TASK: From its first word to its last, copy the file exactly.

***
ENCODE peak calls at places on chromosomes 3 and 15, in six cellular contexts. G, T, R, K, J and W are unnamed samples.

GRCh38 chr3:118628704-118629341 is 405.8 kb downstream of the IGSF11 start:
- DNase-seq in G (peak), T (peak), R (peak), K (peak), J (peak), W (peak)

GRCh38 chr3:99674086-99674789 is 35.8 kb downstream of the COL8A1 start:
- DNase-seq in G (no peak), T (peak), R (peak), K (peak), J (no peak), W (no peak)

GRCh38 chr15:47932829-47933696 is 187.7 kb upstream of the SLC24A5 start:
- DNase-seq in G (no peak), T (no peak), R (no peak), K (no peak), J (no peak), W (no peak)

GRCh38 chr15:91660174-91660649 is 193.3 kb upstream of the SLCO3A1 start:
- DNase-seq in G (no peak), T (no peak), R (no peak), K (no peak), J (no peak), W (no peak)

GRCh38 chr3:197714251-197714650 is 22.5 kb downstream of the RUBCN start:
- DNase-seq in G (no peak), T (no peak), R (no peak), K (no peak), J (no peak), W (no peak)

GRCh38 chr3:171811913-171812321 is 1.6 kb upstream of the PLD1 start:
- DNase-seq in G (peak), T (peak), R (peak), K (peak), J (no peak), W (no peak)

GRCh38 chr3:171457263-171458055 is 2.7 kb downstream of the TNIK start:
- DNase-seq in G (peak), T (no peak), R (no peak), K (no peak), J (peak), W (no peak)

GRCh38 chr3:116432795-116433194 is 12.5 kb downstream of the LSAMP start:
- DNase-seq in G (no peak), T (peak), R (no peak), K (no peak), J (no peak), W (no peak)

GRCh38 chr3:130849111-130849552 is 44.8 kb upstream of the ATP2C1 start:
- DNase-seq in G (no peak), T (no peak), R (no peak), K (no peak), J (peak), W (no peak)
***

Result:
ENCODE peak calls at places on chromosomes 3 and 15, in six cellular contexts. G, T, R, K, J and W are unnamed samples.

GRCh38 chr3:118628704-118629341 is 405.8 kb downstream of the IGSF11 start:
- DNase-seq in G (peak), T (peak), R (peak), K (peak), J (peak), W (peak)

GRCh38 chr3:99674086-99674789 is 35.8 kb downstream of the COL8A1 start:
- DNase-seq in G (no peak), T (peak), R (peak), K (peak), J (no peak), W (no peak)

GRCh38 chr15:47932829-47933696 is 187.7 kb upstream of the SLC24A5 start:
- DNase-seq in G (no peak), T (no peak), R (no peak), K (no peak), J (no peak), W (no peak)

GRCh38 chr15:91660174-91660649 is 193.3 kb upstream of the SLCO3A1 start:
- DNase-seq in G (no peak), T (no peak), R (no peak), K (no peak), J (no peak), W (no peak)

GRCh38 chr3:197714251-197714650 is 22.5 kb downstream of the RUBCN start:
- DNase-seq in G (no peak), T (no peak), R (no peak), K (no peak), J (no peak), W (no peak)

GRCh38 chr3:171811913-171812321 is 1.6 kb upstream of the PLD1 start:
- DNase-seq in G (peak), T (peak), R (peak), K (peak), J (no peak), W (no peak)

GRCh38 chr3:171457263-171458055 is 2.7 kb downstream of the TNIK start:
- DNase-seq in G (peak), T (no peak), R (no peak), K (no peak), J (peak), W (no peak)

GRCh38 chr3:116432795-116433194 is 12.5 kb downstream of the LSAMP start:
- DNase-seq in G (no peak), T (peak), R (no peak), K (no peak), J (no peak), W (no peak)

GRCh38 chr3:130849111-130849552 is 44.8 kb upstream of the ATP2C1 start:
- DNase-seq in G (no peak), T (no peak), R (no peak), K (no peak), J (peak), W (no peak)